Here’s a depressing development: Ransomware just got worse. A new ransomware strain no longer contents itself with just encrypting files and demanding ransom for a decryption key. Now it also exfiltrates files and takes over your computer.
As Wayne Rash put it in a recent eWeek article, it’s a “nightmare scenario.” The strain, appropriately named “Crisis” or “Crysis,” looks to be the next major serious malware threat.
“This malware is now able to exfiltrate critical files and user information, gain administrator rights to the computer it’s infecting and take over as an admin user. It also doesn’t matter if the computer is a PC or a Mac because Crysis can infect either platform, and once inside a network, it can also attack virtual machines and any server visible to the computer it’s on,” the eWeek article explains.
Crysis spreads to other machines through self-running files and can copy admin login information to its command-and-control server from any device it attacks. This means the malware can exfiltrate data until the login credentials are changed.
That’s bad enough, but adding insult to injury, eWeek also reports ransomware threat actors now are demanding ransom in excess of $20,000, not the $200 or $300 amounts of the recent past. You could say the bad guys aren’t playing around anymore.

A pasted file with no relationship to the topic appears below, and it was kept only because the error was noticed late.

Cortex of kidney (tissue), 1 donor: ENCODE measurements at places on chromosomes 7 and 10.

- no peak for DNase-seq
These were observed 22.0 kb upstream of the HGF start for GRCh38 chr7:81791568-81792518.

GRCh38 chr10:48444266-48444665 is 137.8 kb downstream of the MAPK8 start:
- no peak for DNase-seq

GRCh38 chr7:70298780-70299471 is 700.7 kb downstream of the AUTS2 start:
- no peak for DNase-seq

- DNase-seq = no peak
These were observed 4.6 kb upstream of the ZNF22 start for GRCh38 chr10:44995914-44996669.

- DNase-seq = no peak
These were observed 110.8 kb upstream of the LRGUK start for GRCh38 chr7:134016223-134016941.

Steps to Avoid Crysis
What should MSPs do to protect clients from this even more virulent form of ransomware?
- Educate Yourself. Knowing the extent of the threat and how it goes about its nefarious work is the obvious starting point. A recent study explains how the ransomware piggybacks on Java applets to get into a system.
- Tell Your Customers. Once you bone up on this threat, be sure to notify your customers through an email bulletin, a newsletter or however you communicate with them on a regular basis. Be sure to explain the potential consequences of this threat and how it differs from previous strains.
- Update AV Tools. While antivirus tools may miss the infected applet, since the ransomware is designed to elude detection, it is still absolutely critical to keep all client anti-malware tools up to date.
- Consider Advanced Tools. In addition to AV and regular data backups, consider offering advanced threat detection and malware analysis tools to add another layer of protection. Advanced tools look for characteristics that are common in malware but absent from AV malware signatures, to identify, quarantine, analyze and – if necessary – remediate malware attacks.
- Educate Users. Security vendors are still investigating how Crysis does its thing but have concluded social engineering is involved. As such, it is absolutely critical to educate users on social engineering tactics such as phishing, baiting and, yes, whaling, among others. Teach users how to identify and avoid these threats.
Knowledge, communication and safe habits are the basic tools to combat this new strain of ransomware. Employ them correctly, and you won’t let “crysis” become a crisis for your clients.